Seattle is offering the Czech company supplying the train cars new financial incentives and penalties to finally get the line running by summer.

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Seattle has revised its contract with a Czech train supplier, in hopes of getting the long-delayed First Hill Streetcar line running this summer.

Inekon is building six trains for the new route, and one that Amazon is funding to improve frequency on the existing South Lake Union corridor.

When the work began in 2012, the city promised to begin First Hill service by early 2014. The train delivery date was changed to October 2014, but suppliers missed that deadline — even as the tracks and stations on Broadway and South Jackson streets stood ready for action.

Now the trains are to be delivered in March and April, and complete final on-street testing in May and June, said Scott Kubly, director of the Seattle Department of Transportation (SDOT).

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The carrots and sticks in the new contract include Seattle forgiving some $150,000 in late-delivery penalties, while promising stiffer penalties if Inekon lapses in June.

The change order was signed Friday in Seattle by Kubly and Josef Husek, president of Inekon Group. Husek flew to Seattle from Europe to sign the document, after an unusual two-day trip to the factory in Ostrava, Czech Republic, last month by Kubly and Paulo Nunes-Ueno,SDOT’s new transit-division director.

On the bright side, Inekon trains have a solid reputation for quality, with few if any breakdowns along the South Lake Union line over their first seven years.

Friday’s change order shows hope of an improved schedule from what SDOT recently told the City Council, including a staff memo saying Inekon supposedly would need until June to deliver the last train.

“I’ve been very concerned and frustrated with this project for some time,” said City Councilmember Tom Rasmussen, chairman of the Transportation Committee.

SDOT should have been forthcoming a year ago about the risk of delays, Rasmussen said.

Kubly was hired in July, long after the 2012 start of project construction.

The First Hill line, funded predominantly by $133 million from Sound Transit and $2.5 million in city money, will connect the future Capitol Hill light-rail station with the existing International District/Chinatown Station and Pioneer Square. It’s part of the “Sound Transit 2” plan for transit expansions and a sales-tax increase that regional voters approved in 2008.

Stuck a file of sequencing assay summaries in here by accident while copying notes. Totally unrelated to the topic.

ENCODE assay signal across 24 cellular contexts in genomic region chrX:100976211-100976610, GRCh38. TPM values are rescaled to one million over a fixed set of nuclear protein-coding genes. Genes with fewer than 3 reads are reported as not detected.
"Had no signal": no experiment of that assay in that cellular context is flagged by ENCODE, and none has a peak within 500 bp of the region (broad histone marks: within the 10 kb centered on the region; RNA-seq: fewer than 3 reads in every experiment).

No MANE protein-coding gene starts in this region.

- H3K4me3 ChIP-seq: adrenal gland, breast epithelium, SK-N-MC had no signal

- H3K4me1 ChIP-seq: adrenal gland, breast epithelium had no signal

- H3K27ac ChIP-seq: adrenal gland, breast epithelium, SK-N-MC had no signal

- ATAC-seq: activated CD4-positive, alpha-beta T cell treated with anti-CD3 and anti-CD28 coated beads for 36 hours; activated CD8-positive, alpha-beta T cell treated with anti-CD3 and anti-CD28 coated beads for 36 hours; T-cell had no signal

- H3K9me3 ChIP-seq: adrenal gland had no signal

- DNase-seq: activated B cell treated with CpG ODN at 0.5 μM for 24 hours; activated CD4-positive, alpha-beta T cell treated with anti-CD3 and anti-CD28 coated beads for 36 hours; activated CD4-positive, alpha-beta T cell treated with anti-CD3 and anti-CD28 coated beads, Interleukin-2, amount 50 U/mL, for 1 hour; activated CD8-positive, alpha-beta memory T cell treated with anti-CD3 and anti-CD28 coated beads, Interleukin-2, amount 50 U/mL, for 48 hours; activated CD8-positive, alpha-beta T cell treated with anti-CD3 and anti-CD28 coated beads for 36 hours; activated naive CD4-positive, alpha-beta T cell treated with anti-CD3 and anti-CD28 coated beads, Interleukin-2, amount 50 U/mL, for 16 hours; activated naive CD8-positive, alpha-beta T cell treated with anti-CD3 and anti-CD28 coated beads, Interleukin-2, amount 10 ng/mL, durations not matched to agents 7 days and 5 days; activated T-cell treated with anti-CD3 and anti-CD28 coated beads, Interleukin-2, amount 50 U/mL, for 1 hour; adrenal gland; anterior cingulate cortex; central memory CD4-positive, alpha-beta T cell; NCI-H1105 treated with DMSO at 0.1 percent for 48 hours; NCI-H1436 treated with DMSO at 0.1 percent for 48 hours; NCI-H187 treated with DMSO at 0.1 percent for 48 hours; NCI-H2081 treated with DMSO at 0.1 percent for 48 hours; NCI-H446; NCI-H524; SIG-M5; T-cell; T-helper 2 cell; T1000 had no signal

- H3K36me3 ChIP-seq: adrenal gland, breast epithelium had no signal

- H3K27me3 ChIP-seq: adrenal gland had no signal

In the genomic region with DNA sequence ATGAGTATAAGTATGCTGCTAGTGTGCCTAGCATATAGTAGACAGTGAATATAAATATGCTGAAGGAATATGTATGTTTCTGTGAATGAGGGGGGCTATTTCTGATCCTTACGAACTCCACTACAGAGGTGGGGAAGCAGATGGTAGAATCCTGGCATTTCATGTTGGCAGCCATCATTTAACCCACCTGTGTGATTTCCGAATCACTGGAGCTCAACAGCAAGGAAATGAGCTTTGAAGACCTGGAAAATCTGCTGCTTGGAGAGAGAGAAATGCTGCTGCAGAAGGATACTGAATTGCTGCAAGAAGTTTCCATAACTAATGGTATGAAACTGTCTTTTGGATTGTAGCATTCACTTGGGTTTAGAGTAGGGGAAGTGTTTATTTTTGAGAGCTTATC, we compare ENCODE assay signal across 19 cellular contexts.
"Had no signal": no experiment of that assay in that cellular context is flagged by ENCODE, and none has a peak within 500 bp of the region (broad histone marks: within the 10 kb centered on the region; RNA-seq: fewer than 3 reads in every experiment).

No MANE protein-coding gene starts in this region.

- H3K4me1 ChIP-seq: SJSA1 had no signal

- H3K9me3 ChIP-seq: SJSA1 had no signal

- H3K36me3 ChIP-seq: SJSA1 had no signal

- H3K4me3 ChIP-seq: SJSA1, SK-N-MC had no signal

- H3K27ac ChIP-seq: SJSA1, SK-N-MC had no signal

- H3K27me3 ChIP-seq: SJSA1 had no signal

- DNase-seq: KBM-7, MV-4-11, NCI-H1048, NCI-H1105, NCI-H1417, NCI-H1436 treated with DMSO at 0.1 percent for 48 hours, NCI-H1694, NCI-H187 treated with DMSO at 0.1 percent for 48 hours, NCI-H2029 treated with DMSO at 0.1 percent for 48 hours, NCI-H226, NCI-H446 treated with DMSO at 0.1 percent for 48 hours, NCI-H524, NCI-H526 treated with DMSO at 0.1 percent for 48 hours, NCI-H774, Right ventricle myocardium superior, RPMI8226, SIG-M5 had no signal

The 2.5-mile route also reaches some of the state’s densest neighborhoods, Seattle Central College, Seattle University and several hospitals that ought to provide more than 3,000 daily passengers.

Trains are to run 10 to 15 minutes apart, but the slow ride, as trains run in the same lane as general traffic, would average 18 minutes, end to end.

A recent quarterly update predicts a $1.6 million cost overrun.

On Friday, Kubly said he doesn’t entirely blame Inekon, saying the company simply was coping with difficult engineering demands that take time to fulfill:

• National fire regulations changed, to require more resilient train floors. The first floors broke into flames during a test in Europe, forcing a redesign.

• Seattle is the first client to order streetcars that can briefly travel off wire — to avoid conflicts with King County Metro trolley bus wires in Little Saigon.

Streetcar detractors, including Rasmussen, say improved electric-bus service would have been a superior alternative for the hills east of downtown.

Inekon also suffered an apparent backlog of orders with too few workers, city officials say.

Currently, three trains are undergoing final assembly by Pacifica Marine at the city’s new streetcar base near the Chinatown International District but need parts or oversight from Inekon; three are still being manufactured in the Czech Republic; and one arrived this weekend from the Port of Tacoma after being delayed by the longshore labor dispute, the Capitol Hill Blog reported.

Friday’s new change order would charge Inekon $500, $750 or $1,000 per day of delay per train, based on whether final testing and acceptance are done in early June, late June or in July — for a total $7,000 a day if the schedule badly blows out.

And there’s an incentive, said Kubly.

SDOT agreed to an 18-month option, stretching until late 2016, to buy Inekon trains for a proposed downtown link, at the current price of around $3.7 million per vehicle.

And the city agreed to charge only $110,000 in damages already accrued for past schedule delays, while forgiving $150,000.

“We wanted to make sure there was an incentive there to ramp up the workforce. It’s more important to get them to hit their current deadline, rather than worrying about a deadline that’s passed,” Kubly said.

As for his leverage, Kubly wouldn’t go into details, except to say he arrived in the Czech Republic as “a very upset client.”

In the broader picture, other U.S. cities are planning new streetcar lines, but the network of streetcar planners and evangelists who buy trains is fairly small.

In Oklahoma City, officials have favored Inekon but are nervously observing how the late deliveries play out in Seattle, The Daily Oklahoman reported.

Seattle doesn’t have the money to build the third line through downtown. However, the city is applying for a Federal Transit Administration grant, under the same program that offered $75 million to Sound Transit three weeks ago to extend its Tacoma Link streetcar. Kubly said a similar award to Seattle would fund half a First Avenue line across downtown.

Rasmussen expects to see another bill, to pay for consultants just hired to monitor assembly in Europe.

“Will delays increase the costs to the city? That is what we need to find out,” he said.